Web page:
Why Peyton Manning to the Miami Dolphins Would Help Both in 2012 and Beyond
Now that the Miami Dolphins have named their head coach, the focus turns to what Miami should do at quarterback.
This is a subject that divides many Miami Dolphins fans as all of them have their opinion on what Miami should do with the position.
To some the answer is trade the farm for Robert Griffin III. To others, they feel the correct choice is to throw money at Packers backup quarterback and impending free agent Matt Flynn. Still, there are some that feel that Matt Moore should get a shot at starting for Miami next season.
There's even a microscopic minority in favor of bringing back Chad Henne.
Manning, as you may well know, missed the entire 2011 season with a neck injury and still hasn't been cleared to play by doctors.
The Colts possess the No. 1 pick and will likely use it on Stanford quarterback Andrew Luck. The team is already in the process of cleaning house as seen by them letting go of Bill Polian and head coach Jim Caldwell. Many feel that Manning might be next in the Colts' Master Cleanse.
If he is, it will have to be through free agency. The Colts must release Peyton Manning by March 8th, or else they will owe him $28 million. More likely than not, no team will trade for Manning at that salary, especially since there are still health issues surrounding him.
Should the Dolphins take a shot at Peyton Manning
However, if Manning does get released and doctors do clear him, expect the Miami Dolphins to make a run at the legendary QB, who is said to be at the top of Ross's wish list.
This move would help Miami in the short term by selling more season tickets to casual fans (think the Miami Heat in 2010 after re-signing Wade and signing LeBron James and Chris Bosh, only with more tempered expectations due to Manning's age and health), and would give Miami a franchise quarterback for at least one season.
But believe it or not, this move could also help the Dolphins in the long term.
Let me explain this: if the Dolphins sign Flynn, head coach Joe Philbin is married to him, for better or for worse. Flynn will likely command a contract similar to the one Kevin Kolb signed in Arizona last offseason, and Miami will be engaged in a bidding war for his services with the Cleveland Browns (who, like Philbin is likely to use in Miami, use the West Coast offense) and the Washington Redskins (another WCO team, coached by Mike Shannahan).
Flynn will also expect to be not just be the 2012 Dolphins starting quarterback, but their starter in 2013, 2014 and beyond. If he struggles his first couple of years in Miami, the Dolphins might be hesitant to draft a quarterback in Round 1 considering the money and years they will be putting up for his services.
But with Manning, it's different. Manning will allow the Dolphins to address other holes in the first three rounds of the draft, then in the middle to late rounds they can acquire a quarterback—Boise State's Kellen Moore, Michigan State's Kirk Cousins, Oklahoma State's Brandon Weeden and even Jacksonville University's Josh McGregor would be some of the options here.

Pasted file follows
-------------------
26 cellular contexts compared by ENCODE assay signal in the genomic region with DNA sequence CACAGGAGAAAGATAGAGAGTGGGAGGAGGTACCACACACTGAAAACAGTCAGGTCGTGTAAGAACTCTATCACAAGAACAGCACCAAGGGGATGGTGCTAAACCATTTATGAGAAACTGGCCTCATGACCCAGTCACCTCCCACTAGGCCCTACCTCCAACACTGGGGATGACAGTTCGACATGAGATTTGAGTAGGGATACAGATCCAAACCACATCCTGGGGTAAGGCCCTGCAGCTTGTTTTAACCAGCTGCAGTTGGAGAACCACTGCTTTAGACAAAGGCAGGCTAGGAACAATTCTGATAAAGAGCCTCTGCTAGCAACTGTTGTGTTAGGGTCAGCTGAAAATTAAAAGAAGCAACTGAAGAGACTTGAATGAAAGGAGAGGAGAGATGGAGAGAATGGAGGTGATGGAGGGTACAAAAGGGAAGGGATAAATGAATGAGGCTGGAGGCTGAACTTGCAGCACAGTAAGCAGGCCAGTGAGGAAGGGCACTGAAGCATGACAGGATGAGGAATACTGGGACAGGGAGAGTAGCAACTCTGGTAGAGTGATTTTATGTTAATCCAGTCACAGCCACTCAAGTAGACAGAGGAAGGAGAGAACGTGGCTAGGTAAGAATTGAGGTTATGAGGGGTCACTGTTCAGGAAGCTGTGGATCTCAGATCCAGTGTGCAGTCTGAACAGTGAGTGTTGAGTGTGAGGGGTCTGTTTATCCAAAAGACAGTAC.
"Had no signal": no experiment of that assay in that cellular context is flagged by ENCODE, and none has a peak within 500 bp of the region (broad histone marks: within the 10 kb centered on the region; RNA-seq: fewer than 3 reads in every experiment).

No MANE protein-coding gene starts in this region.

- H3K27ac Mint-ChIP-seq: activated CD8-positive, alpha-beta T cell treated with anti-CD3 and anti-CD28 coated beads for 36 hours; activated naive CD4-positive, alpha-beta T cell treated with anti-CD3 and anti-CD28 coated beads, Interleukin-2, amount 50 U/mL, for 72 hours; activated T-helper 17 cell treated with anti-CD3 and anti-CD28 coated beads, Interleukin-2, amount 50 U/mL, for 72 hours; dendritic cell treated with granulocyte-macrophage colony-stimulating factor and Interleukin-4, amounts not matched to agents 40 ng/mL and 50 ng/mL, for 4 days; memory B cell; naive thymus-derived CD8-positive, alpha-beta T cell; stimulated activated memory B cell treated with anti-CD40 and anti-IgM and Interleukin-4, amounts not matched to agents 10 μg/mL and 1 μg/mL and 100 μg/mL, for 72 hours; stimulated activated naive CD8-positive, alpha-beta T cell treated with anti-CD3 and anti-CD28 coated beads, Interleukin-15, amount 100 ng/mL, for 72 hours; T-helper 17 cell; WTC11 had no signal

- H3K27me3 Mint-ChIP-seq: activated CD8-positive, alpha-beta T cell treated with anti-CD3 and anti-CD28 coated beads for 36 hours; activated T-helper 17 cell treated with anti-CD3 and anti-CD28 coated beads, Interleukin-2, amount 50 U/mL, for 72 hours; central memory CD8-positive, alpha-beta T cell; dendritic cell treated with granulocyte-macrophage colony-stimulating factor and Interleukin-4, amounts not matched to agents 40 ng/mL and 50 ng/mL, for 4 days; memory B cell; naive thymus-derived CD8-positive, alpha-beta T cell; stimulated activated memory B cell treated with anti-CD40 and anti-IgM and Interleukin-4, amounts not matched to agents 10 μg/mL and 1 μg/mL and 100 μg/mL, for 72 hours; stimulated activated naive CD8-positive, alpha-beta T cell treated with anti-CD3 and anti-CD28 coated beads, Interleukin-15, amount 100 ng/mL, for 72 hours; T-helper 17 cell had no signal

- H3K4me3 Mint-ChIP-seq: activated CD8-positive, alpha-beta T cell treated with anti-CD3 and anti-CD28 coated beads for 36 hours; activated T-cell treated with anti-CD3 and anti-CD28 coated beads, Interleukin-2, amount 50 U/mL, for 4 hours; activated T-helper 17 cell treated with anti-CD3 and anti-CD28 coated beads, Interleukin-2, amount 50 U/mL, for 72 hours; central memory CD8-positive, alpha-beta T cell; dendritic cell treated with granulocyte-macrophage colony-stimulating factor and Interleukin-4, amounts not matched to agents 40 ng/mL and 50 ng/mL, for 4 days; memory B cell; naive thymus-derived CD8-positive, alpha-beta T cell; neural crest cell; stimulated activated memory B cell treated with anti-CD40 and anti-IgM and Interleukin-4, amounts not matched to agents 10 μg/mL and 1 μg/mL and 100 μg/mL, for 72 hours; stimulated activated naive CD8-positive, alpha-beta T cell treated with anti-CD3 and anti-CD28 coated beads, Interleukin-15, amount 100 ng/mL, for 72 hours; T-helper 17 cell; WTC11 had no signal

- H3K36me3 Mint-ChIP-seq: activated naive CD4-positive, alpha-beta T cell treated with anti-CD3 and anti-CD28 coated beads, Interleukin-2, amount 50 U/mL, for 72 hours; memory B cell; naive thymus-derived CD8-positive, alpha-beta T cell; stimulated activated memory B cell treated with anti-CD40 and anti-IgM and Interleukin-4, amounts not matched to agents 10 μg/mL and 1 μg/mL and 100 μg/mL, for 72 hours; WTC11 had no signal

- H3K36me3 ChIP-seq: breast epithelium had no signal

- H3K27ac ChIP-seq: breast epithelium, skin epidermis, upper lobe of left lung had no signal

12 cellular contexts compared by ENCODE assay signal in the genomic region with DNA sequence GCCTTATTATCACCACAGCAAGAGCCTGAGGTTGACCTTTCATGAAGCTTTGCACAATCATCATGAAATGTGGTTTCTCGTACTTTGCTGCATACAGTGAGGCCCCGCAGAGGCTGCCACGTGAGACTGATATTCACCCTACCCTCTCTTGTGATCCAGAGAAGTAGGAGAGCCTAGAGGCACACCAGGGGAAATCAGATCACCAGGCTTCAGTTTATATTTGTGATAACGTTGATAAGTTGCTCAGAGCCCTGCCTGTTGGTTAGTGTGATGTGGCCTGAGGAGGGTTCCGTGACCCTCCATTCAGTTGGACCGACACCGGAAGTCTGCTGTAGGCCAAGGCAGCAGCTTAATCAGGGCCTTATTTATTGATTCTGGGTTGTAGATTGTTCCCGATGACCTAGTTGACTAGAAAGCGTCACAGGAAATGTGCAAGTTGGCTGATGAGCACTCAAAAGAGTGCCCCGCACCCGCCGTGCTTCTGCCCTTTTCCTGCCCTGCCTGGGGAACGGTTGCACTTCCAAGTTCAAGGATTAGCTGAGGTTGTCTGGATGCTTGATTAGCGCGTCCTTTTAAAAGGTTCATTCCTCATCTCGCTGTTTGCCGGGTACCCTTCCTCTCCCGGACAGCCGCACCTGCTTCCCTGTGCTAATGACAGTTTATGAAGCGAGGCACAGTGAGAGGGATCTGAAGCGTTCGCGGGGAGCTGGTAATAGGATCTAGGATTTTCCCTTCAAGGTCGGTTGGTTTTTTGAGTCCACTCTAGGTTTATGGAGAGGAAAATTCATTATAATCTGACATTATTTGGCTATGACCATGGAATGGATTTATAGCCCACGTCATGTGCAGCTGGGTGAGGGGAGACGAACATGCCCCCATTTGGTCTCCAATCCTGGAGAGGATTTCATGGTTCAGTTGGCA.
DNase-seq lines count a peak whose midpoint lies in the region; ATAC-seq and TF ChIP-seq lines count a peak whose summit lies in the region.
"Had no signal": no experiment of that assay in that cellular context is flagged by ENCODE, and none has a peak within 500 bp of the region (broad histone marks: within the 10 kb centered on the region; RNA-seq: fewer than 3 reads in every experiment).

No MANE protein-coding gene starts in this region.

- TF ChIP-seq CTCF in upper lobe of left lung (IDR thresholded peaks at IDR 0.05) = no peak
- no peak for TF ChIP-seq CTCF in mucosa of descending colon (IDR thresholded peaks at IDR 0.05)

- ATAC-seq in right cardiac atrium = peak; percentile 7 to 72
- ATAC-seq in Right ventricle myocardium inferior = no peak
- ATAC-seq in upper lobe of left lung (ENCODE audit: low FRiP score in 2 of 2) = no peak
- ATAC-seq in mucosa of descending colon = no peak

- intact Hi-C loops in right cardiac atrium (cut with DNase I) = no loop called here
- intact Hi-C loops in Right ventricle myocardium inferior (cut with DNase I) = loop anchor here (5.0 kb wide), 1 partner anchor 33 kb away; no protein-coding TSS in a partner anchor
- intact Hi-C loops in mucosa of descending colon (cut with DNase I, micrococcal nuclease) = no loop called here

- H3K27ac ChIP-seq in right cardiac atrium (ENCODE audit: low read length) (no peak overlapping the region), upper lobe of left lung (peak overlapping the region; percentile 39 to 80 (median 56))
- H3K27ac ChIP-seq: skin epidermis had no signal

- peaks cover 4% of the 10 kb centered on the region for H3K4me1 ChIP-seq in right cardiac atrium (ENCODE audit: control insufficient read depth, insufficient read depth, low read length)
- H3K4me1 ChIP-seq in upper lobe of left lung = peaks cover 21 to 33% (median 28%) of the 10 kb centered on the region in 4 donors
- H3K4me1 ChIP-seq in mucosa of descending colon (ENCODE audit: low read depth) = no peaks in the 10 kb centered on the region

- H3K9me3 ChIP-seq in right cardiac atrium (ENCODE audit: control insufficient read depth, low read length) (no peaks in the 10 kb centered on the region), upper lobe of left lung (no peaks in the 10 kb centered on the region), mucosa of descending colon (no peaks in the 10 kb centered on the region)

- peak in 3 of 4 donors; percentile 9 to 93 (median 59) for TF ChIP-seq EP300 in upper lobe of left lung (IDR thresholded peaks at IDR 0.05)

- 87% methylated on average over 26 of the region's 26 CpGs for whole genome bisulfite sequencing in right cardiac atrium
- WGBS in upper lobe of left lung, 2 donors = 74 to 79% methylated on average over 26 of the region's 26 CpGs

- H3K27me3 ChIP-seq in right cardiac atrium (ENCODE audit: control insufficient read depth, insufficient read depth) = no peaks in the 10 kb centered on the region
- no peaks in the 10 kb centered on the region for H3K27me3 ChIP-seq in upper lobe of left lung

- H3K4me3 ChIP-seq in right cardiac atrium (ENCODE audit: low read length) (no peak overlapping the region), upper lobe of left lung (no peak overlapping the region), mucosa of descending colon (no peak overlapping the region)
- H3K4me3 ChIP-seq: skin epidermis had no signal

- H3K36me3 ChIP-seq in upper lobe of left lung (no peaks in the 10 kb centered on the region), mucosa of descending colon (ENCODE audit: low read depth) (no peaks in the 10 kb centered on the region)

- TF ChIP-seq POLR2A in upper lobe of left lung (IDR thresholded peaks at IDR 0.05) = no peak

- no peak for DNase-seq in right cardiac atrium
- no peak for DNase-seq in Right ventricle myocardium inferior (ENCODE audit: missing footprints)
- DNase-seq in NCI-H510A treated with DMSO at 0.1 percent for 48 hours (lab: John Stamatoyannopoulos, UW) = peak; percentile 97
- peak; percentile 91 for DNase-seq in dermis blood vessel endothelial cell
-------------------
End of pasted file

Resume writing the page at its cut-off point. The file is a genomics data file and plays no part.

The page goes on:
Then the Dolphins coaching staff will have the entire 2012 season to evaluate the development of whichever quarterback they choose.
If they feel that the quarterback chosen hasn't progressed or isn't what they're looking for, then they can still take a gamble on a first round quarterback in 2013, provided that they're in the position to do so or trade up to select said quarterback (Matt Barkley and Landry Jones are the first two that come to mind).
If they feel the quarterback has progressed (and provided that Manning can give them two or three years, which isn't out of the realm of possibility), then they will have confidence moving forward.
Either way it's a win-win proposition, assuming that Manning is healthy next season. Manning can give the Dolphins at least two seasons, and even at 70 percent, Manning by himself is worth at least seven wins.
The Dolphins will only have five games against playoff teams on their schedule next season (New England, San Francisco, Cincinnati and Houston) and their strength of schedule for next season is a very manageable .480 (and yes, that is when factoring in the Patriots, 49ers, Texans and Bengals). So assuming that Manning is even only 70 percent healthy, Miami should contend for a playoff spot in 2012.
This will buy Philbin and the new Dolphins coaching staff time to find their "next Dan Marino," and even the pie in the sky possibility you might even see Manning break some of Marino's (now Favre's, but I still consider them Marino's) records in a Dolphins uniform.
If Manning is healthy, I don't see how the Dolphins can lose in this situation. I'd even be optimistic about it.
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